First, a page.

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A Pier Full Of Memories

Of course the inauguration of the new marina for Ambergris Caye does ring memories for me. A new marina, Wow! It is actually the first marina, not a new one. We have never had a marina. We have had one main pier from which all our transport and cargo was handled. Of course now we need a marina for the amount of cargo that comes to Ambergris Caye is tremendous. Now let us look at our pier, 25 years ago.

The pier was a wooden pier and it extended about 50 feet out into the sea, more or less in front of Daddy’s Club by the beach. Only one cargo boat docked at this pier in the 1960’s, and it was the Elsa P. owned by Mr. Felipe Paz better known as Tio Pil. On Monday Tio Pil started loading his boat with empty lemonade bottles from Chavannes or Bradleys Bottling Works. If you wanted four cases of lemonade, you had to send in your four empty cases. He also took your orders for groceries, canned goods, lumber, nail, etc. Tio Pil also purchased coconuts, which he took and sold in Belize City. On his way to the city, Tio Pil also took along passengers, most of whom could go free, but a fee of two dollars was generally charged. These passengers would sleep on deck, or on top of the lemonade bottles, or wherever they could find a nice space.

Now for the story of the pier, for it is beginning to sound like a story of the Elsa P. Well, they are closely related. Once the Elsa P. put out its cargo on the main pier, the villagers were required to remove it as soon as possible so that the cargo would not cause annoyance to the fishing vessels, which could arrive anytime with a load of fish, conch or lobster. A sack of rice or beans or sugar, all one hundred pounds each, had to be transported by shoulder from the main dock to the store. Every square inch of lumber, every box of merchandise was moved on the shoulder. Thank goodness the farthest store was only three blocks away for the storekeeper and his family had to make some ten trips before all the cargo was hauled.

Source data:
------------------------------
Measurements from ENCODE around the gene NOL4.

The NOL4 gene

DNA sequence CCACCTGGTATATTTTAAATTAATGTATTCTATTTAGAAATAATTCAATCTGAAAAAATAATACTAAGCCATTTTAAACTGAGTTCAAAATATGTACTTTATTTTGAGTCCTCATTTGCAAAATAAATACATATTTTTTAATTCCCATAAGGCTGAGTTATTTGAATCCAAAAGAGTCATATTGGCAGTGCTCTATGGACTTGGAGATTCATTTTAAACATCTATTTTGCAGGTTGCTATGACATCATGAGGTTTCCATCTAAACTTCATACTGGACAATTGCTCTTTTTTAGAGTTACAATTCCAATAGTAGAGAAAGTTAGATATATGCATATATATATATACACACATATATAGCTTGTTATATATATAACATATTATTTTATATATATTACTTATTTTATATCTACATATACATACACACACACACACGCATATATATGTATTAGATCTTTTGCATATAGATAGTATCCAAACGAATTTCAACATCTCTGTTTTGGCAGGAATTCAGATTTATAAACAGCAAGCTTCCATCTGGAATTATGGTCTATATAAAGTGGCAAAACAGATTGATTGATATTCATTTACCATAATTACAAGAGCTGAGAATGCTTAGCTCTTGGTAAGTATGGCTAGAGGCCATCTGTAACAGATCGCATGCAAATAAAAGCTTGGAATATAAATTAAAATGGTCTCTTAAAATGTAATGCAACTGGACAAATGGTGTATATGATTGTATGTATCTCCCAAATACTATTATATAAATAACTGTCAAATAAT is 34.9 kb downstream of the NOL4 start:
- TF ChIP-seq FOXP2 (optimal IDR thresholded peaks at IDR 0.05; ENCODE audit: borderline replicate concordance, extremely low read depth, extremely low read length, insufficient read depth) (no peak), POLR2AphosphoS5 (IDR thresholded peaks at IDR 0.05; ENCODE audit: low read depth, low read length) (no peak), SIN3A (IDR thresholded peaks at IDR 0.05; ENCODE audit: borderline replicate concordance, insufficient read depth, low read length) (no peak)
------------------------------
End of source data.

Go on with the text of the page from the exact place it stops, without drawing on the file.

The main pier was also the best swimming area in the village and in the evenings, the children would delight in jumping off the pier and swimming in the neighborhood. On Sundays, the pier was filled to capacity the teenagers and their dates also came to enjoy the view, the children and the ambience. The main pier was also a very good fishing spot. School children gathered at different spots to cast their lines for a catch of snapper, grouper, and the grunts. When the snapper was “running” during the cold months of November, villagers gathered at this main pier from three in the morning, and by dawn or six in the morning each fisherman or boy had a bucketful of snappers. That made a great breakfast of fresh fried snappers or an even greater lunch of “chechac” or fish soup with recado and tomatoes.

Though the main pier was made of wooden planks, it lasted for quite some years, and the village council along with volunteer Sanpedranos repaired it frequently. After it was destroyed by some bad storm, the government would usually send more lumber to have it repaired. The arrival of jeeps and vehicles to the island started adding a lot of pressure to the wooden pier. It deteriorated even faster, and parts of it were replaced with concrete slabs. Then the island grew and commerce grew and the amount of cargo unloaded at this main pier became an ugly sight and a traffic nuisance. We hear that there are attractive plans to convert it into a very scenic and romantic tourist attraction that will serve yachts etc. First we have to educate our cargo boats to use the new marina and then build up into our main pier to make it an attractive little spot right into the middle of town. Hope no one wants to open up a restaurant or diving operation right there as we have seen happen at so many piers. Hope it will not be put up for sale. Hope it can remain a part of San Pedro’s tradition.

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